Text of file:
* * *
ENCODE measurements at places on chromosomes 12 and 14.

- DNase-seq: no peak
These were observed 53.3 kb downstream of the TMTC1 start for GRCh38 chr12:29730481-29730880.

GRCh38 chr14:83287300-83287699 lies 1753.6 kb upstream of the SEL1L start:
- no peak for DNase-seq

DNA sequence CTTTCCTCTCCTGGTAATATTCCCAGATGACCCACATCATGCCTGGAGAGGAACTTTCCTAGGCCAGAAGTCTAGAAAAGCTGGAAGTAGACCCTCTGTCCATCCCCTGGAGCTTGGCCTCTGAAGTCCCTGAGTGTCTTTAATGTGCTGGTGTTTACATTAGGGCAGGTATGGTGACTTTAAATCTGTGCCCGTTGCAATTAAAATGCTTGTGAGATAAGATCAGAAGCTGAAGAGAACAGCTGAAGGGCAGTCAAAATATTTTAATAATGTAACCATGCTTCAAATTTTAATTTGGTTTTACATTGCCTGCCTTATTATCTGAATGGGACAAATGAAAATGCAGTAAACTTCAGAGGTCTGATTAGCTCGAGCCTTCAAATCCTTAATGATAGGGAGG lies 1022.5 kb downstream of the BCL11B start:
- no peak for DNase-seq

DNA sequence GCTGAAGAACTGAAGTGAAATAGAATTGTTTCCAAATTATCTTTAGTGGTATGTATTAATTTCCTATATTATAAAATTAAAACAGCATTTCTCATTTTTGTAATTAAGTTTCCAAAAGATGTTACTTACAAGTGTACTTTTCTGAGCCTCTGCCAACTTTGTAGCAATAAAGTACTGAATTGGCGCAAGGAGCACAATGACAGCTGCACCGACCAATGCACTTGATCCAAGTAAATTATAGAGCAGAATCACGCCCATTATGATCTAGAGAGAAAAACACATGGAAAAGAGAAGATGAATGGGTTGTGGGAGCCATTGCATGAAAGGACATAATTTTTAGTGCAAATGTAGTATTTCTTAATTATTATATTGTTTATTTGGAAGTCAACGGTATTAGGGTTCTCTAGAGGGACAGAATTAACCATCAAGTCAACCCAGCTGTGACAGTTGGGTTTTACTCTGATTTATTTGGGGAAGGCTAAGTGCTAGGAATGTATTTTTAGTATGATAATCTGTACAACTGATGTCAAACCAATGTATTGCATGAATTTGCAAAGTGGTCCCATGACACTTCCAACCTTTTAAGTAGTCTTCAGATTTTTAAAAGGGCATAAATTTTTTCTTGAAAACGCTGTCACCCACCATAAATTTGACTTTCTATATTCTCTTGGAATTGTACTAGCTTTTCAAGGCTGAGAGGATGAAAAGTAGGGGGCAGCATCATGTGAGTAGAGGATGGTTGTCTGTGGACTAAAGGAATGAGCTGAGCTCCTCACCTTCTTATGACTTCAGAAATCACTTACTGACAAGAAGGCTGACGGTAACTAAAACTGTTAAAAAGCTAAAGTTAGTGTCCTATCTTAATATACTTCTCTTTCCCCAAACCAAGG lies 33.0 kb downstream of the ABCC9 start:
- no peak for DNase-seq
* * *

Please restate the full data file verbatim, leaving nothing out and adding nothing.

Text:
ENCODE measurements at places on chromosomes 12 and 14.

- DNase-seq: no peak
These were observed 53.3 kb downstream of the TMTC1 start for GRCh38 chr12:29730481-29730880.

GRCh38 chr14:83287300-83287699 lies 1753.6 kb upstream of the SEL1L start:
- no peak for DNase-seq

DNA sequence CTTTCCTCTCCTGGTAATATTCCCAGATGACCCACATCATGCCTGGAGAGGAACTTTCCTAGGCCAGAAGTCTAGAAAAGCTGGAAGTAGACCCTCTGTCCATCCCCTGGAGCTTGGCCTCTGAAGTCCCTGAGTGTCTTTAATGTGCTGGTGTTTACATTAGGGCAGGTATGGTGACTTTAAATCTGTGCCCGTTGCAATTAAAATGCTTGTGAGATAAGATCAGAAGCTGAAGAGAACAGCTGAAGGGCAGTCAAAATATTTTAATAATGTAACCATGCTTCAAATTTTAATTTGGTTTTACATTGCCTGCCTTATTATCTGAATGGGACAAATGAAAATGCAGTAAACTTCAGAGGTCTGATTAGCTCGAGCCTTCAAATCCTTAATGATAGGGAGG lies 1022.5 kb downstream of the BCL11B start:
- no peak for DNase-seq

DNA sequence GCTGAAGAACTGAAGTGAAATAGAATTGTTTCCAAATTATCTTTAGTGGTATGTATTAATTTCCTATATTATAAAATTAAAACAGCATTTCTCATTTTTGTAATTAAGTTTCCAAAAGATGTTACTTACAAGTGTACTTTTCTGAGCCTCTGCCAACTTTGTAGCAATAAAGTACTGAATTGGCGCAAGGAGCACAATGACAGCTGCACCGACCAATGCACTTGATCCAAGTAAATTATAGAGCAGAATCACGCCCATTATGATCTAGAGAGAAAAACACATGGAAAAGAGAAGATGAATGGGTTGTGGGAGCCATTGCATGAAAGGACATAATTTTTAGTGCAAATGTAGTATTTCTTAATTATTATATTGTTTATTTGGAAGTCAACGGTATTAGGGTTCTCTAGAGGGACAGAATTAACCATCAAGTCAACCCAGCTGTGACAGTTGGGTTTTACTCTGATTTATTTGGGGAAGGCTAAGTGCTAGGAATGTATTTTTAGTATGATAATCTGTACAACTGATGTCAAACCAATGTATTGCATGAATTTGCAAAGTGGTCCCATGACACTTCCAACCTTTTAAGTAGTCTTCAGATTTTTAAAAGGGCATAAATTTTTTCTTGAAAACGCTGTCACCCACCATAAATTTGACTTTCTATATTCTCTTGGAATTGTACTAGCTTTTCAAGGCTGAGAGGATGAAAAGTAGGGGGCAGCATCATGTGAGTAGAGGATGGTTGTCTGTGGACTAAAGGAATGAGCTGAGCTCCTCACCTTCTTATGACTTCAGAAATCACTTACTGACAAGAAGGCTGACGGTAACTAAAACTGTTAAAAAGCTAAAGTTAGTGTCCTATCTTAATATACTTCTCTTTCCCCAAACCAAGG lies 33.0 kb downstream of the ABCC9 start:
- no peak for DNase-seq